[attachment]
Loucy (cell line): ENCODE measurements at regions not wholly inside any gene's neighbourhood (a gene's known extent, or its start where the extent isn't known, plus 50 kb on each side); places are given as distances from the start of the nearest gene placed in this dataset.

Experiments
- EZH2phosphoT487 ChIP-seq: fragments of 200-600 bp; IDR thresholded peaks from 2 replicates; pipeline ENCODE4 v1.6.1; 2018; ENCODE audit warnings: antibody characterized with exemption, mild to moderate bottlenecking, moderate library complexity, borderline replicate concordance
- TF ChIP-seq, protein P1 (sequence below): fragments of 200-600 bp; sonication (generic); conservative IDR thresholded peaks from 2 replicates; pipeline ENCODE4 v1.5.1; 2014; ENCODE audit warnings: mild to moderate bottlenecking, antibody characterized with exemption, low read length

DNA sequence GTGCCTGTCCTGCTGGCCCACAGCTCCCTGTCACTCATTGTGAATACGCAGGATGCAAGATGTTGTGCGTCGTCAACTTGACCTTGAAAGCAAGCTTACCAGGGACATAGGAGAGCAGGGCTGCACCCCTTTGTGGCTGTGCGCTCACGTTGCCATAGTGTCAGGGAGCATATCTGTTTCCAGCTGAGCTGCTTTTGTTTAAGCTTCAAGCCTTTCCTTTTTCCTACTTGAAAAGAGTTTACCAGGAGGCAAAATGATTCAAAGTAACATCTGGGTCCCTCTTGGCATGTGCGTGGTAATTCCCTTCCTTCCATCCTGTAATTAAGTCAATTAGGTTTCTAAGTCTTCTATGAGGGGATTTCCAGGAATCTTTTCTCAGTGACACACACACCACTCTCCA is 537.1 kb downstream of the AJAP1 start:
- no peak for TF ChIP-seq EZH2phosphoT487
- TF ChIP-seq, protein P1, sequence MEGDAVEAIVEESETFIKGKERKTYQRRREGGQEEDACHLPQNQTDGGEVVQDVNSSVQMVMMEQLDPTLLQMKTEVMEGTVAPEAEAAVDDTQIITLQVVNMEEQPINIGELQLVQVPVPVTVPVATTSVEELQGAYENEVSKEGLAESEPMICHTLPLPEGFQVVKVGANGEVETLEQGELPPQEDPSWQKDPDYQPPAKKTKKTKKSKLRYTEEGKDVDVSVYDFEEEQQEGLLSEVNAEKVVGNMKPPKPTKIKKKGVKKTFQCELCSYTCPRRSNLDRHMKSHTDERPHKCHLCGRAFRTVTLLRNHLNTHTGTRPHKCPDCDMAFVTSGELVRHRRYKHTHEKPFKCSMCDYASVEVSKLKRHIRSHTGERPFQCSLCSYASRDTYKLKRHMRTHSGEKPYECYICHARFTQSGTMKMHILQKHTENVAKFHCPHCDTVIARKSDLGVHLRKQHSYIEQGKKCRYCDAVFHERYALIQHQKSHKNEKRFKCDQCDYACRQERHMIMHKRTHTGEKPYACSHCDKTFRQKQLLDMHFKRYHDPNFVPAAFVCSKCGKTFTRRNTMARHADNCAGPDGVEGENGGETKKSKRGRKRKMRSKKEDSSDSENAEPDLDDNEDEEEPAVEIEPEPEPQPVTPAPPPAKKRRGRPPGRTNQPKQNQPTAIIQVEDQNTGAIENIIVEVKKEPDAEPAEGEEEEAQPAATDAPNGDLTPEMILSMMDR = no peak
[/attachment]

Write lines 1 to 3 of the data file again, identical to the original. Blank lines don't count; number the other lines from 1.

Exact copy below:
Loucy (cell line): ENCODE measurements at regions not wholly inside any gene's neighbourhood (a gene's known extent, or its start where the extent isn't known, plus 50 kb on each side); places are given as distances from the start of the nearest gene placed in this dataset.

Experiments
- EZH2phosphoT487 ChIP-seq: fragments of 200-600 bp; IDR thresholded peaks from 2 replicates; pipeline ENCODE4 v1.6.1; 2018; ENCODE audit warnings: antibody characterized with exemption, mild to moderate bottlenecking, moderate library complexity, borderline replicate concordance